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\begin{document}
\myheader \mytitle
\hr
\sectiontitle{Mathematical Modeling}
\hr
\usefirefox
\hr
\visual{Rating}{../../../../CommonInformation/Lessons/rating.png}
\section*{Rating} %one of
% Everyone: contains no mathematics.
Student: contains scenes of mild algebra or calculus that may require
guidance.
% Mathematicallly Mature: may contain mathematics beyond calculus with proofs.
% Mathematicians Only: prolonged scenes of intense rigor.
\hr
\visual{Section Starter Question}{../../../../CommonInformation/Lessons/question_mark.png}
\section*{Section Starter Question}
Do you believe in the ideal gas law? Does it make sense to ``believe
in'' an equation? What do we really mean when we say we ``believe in''
an equation?
\hr
\visual{Key Concepts}{../../../../CommonInformation/Lessons/keyconcepts.png}
\section*{Key Concepts}
\begin{enumerate}
\item
``All mathematical models are wrong, but some mathematical
models are useful.''
\cite{box87}
\item
If the modeling assumptions are satisfied, proper mathematical
models should predict well given conditions corresponding to the
assumptions.
\item
Knowing that all mathematical models are wrong, the real
question becomes how wrong the model must be before it becomes
unacceptable.
\item
When observed outcomes deviate unacceptably from predicted
behavior in honest scientific or engineering work, we must alter
our assumptions, re-derive the quantitative relationships,
perhaps with more sophisticated mathematics or introducing more
quantities and begin the cycle of modeling again.
\end{enumerate}
\hr
\visual{Vocabulary}{../../../../CommonInformation/Lessons/vocabulary.png}
\section*{Vocabulary}
\begin{enumerate}
\item
A \defn{mathematical model} is a mathematical structure (often
an equation) expressing a relationship among a limited number of
quantifiable elements from the ``real world'' or some isolated
portion of it.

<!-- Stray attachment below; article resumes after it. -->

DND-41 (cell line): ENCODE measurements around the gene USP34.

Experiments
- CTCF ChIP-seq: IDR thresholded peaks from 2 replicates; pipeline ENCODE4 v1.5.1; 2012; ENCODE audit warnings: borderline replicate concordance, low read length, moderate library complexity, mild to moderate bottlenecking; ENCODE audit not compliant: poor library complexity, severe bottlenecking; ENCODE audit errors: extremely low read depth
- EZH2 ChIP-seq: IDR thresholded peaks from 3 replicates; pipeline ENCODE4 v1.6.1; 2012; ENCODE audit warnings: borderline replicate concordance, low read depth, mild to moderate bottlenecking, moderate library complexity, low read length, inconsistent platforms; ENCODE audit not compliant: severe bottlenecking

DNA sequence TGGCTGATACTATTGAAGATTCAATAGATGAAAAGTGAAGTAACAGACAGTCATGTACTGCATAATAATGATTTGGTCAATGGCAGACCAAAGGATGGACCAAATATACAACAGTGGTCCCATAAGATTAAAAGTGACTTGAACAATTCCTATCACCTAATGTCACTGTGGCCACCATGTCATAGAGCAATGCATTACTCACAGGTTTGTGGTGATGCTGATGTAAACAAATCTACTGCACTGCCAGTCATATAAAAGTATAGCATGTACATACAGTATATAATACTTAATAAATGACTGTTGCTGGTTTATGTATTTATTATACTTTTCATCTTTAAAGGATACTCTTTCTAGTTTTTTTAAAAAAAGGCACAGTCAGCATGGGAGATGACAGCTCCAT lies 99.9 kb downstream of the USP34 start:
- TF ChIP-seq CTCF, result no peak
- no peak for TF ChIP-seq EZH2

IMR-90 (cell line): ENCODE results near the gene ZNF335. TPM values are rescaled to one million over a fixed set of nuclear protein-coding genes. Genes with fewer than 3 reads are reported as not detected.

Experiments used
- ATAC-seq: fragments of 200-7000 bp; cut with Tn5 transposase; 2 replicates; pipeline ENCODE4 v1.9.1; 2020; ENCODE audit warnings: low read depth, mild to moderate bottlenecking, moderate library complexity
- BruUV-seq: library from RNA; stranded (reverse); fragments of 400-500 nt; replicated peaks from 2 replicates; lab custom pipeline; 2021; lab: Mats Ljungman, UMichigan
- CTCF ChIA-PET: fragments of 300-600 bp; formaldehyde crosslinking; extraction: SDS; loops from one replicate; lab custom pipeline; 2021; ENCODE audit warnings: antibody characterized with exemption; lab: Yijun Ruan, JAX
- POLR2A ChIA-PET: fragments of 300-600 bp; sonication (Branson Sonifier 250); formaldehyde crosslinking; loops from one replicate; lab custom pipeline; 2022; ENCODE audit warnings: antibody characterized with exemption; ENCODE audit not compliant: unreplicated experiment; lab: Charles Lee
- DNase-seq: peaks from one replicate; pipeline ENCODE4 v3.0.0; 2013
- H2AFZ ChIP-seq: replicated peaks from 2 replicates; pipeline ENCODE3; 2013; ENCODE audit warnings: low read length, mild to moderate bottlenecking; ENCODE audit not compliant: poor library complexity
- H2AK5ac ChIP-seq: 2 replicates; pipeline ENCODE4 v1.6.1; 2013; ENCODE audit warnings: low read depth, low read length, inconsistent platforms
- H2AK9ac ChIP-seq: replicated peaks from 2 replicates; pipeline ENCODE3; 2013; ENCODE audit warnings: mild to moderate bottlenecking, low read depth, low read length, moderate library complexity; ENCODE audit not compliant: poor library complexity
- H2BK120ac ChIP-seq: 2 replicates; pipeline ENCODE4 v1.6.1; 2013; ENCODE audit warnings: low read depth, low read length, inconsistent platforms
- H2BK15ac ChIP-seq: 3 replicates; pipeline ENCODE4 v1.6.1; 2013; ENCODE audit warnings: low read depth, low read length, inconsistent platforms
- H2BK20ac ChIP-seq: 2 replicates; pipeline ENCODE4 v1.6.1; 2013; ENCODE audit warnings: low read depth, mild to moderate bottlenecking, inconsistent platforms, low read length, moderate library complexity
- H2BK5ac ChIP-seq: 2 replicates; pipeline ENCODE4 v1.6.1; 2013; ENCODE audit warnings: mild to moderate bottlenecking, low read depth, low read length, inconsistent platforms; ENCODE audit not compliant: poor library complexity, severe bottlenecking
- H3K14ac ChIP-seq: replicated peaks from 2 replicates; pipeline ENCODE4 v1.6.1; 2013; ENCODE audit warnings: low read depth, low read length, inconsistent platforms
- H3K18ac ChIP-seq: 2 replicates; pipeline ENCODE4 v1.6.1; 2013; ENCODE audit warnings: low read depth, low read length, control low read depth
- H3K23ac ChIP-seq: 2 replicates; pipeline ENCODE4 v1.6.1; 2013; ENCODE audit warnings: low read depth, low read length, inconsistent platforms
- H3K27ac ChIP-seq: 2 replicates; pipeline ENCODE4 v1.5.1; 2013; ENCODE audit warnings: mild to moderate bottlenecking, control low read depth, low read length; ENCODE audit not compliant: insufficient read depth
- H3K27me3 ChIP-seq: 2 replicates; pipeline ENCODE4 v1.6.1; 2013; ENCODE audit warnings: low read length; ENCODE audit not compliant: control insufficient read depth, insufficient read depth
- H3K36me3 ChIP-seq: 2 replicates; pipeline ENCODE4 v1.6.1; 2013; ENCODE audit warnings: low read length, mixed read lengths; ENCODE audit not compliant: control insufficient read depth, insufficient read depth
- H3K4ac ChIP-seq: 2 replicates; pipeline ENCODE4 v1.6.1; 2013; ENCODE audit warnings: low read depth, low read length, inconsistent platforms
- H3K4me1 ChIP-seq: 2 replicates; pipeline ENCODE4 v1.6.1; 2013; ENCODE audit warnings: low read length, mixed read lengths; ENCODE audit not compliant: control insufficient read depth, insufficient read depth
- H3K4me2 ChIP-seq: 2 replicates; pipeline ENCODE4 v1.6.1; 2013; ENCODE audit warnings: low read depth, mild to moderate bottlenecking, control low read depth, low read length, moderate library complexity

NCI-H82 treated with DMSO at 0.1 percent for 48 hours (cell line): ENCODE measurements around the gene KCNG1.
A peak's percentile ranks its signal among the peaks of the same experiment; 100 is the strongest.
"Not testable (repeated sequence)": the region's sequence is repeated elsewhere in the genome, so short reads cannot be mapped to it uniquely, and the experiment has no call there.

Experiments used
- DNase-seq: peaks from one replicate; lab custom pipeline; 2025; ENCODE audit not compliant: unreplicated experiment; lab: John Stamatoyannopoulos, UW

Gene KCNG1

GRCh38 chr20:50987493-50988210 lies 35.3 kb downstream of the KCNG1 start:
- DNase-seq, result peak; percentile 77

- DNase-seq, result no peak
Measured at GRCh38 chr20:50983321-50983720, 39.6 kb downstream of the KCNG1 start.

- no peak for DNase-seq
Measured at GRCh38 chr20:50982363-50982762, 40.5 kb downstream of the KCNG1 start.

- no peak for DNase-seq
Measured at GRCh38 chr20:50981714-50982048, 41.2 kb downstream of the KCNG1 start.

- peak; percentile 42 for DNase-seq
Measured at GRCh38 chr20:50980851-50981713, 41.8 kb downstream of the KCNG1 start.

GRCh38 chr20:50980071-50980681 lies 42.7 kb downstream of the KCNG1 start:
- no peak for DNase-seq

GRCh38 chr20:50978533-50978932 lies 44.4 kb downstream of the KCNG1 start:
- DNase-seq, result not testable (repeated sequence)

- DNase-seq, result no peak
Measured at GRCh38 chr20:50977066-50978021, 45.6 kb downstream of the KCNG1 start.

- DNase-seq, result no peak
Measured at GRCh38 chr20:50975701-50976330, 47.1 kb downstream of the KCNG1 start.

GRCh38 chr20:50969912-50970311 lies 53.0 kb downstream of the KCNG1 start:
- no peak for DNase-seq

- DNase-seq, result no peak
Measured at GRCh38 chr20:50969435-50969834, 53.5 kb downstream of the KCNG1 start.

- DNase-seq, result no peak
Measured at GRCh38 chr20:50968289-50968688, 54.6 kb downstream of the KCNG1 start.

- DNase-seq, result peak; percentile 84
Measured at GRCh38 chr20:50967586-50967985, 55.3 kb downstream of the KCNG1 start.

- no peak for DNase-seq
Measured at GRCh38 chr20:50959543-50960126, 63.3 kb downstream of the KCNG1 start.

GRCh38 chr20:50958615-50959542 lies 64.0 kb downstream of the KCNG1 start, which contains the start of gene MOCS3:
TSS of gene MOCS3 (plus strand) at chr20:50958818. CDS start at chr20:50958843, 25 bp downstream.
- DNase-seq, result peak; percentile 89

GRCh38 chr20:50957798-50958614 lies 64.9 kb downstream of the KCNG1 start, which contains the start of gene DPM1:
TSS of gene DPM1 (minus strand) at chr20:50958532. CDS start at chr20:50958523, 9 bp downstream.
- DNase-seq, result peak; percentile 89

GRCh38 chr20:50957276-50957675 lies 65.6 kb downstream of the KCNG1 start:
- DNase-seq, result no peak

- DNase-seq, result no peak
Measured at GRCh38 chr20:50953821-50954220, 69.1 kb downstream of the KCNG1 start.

\end{enumerate}
\hr
\visual{Mathematical Ideas}{../../../../CommonInformation/Lessons/mathematicalideas.png}
\section*{Mathematical Ideas}
\subsection*{Mathematical Modeling}
Remember the following proverb: \emph{All mathematical models are
wrong, but some mathematical models are useful.}
\cite{box87}%
\index{mathematical model}
Mathematical modeling involves two equally important activities:
\begin{itemize}
\item
building a mathematical structure, a model, based on hypotheses
about relations among the quantities that describe the real
world situation, and then deriving new relations;%
\item
evaluating the model, comparing the new relations with the real
world and making predictions from the model.%
\end{itemize}
Good mathematical modeling explains the hypotheses, the development of
the model and its solutions, and then supports the findings by comparing
them mathematically with the actual circumstances. A successful model
must allow a user to consider the effects of different hypotheses.
Successful modeling requires a balance between so much complexity that
making predictions from the model may be intractable and so little
complexity that the predictions are unrealistic and useless. Complex
models often give more precise, but not necessarily more \emph{accurate},
answers and so can fool the modeler into believing that the model is
better at prediction that it actually is. On the other hand, simple
models may be useful for understanding, but are probably too blunt to
make useful predictions. Nate Silver quotes economist Arnold Zellner
advising to ``Keep it sophisticatedly simple''.
\cite[page 225]{silver12}
At a more detailed level, mathematical modeling involves \( 4 \)
successive phases in the cycle of modeling:
\begin{enumerate}
\item
A real world situation,%
\label{enum:mathmodel:cycle1}
\item
a mathematical model,%
\label{enum:mathmodel:cycle2}
\item
a new relation among the quantities,%
\label{enum:mathmodel:cycle3}
\item
predictions and verifications.%
\label{enum:mathmodel:cycle4}
\end{enumerate}
Consider the diagram in Figure~%
\ref{fig:mathmodel:cycle} which illustrates the cycle of modeling.
Connecting phase~%
\ref{enum:mathmodel:cycle1} to~%
\ref{enum:mathmodel:cycle2} in the more detailed cycle builds the
mathematical structure and connecting phase~%
\ref{enum:mathmodel:cycle3} to phase~%
\ref{enum:mathmodel:cycle4} evaluates the model.%
\index{cycle of modeling}
\begin{figure}
\centering
% \includegraphics{mathmodel1.png}
\begin{asy}
size(5inches);
real myfontsize = 10;
real mylineskip = 1.2*myfontsize;
pen mypen = fontsize(myfontsize, mylineskip);
defaultpen(mypen);
draw( box( (-2, 1), (-1, 2) ), linewidth(2pt) );
label(minipage("\sloppy Real world \\ situation", width=0.75inch), (-1.5,1.5));
label('1', (-2,2), 2*SE);
draw( box( ( 1, 1), ( 2, 2) ), linewidth(2pt) );